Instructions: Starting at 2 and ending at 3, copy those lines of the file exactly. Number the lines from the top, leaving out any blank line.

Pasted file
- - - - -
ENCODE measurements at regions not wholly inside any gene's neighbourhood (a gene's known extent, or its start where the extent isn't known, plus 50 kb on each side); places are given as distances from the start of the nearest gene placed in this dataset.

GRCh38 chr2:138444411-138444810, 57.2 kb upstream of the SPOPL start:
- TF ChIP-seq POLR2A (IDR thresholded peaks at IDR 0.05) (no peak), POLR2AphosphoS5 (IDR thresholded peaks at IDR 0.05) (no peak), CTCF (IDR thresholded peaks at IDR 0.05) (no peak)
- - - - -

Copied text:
GRCh38 chr2:138444411-138444810, 57.2 kb upstream of the SPOPL start:
- TF ChIP-seq POLR2A (IDR thresholded peaks at IDR 0.05) (no peak), POLR2AphosphoS5 (IDR thresholded peaks at IDR 0.05) (no peak), CTCF (IDR thresholded peaks at IDR 0.05) (no peak)